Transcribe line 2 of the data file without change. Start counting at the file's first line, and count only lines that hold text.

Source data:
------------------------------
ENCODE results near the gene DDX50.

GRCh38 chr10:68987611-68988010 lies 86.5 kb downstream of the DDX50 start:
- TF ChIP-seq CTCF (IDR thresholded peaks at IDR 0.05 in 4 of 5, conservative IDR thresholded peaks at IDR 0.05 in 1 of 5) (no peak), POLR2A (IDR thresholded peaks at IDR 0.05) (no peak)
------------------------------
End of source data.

GRCh38 chr10:68987611-68988010 lies 86.5 kb downstream of the DDX50 start: